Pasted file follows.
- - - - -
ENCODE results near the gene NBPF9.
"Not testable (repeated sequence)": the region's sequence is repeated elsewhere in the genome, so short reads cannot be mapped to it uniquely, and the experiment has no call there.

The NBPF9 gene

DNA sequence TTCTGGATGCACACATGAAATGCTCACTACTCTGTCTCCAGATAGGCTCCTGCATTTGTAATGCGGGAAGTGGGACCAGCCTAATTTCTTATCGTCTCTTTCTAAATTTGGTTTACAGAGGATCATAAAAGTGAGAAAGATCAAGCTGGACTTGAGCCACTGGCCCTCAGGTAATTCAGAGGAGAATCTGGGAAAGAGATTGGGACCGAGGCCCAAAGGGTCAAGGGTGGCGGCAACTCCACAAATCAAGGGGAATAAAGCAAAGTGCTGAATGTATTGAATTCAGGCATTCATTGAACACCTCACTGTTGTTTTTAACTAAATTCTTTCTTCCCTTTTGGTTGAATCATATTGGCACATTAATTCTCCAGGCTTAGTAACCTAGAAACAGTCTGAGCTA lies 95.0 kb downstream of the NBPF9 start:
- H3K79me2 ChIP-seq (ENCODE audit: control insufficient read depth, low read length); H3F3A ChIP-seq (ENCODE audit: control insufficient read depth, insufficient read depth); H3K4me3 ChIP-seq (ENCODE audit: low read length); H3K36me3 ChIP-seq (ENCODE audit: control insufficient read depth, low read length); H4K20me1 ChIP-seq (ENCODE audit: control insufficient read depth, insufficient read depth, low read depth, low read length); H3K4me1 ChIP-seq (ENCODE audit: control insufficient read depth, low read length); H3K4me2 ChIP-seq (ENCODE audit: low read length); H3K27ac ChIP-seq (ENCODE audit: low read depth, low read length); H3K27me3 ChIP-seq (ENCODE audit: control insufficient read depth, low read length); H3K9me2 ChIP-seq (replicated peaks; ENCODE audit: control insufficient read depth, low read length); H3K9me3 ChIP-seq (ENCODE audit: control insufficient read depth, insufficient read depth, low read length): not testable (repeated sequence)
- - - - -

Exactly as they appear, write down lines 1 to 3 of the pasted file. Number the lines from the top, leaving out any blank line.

ENCODE results near the gene NBPF9.
"Not testable (repeated sequence)": the region's sequence is repeated elsewhere in the genome, so short reads cannot be mapped to it uniquely, and the experiment has no call there.

The NBPF9 gene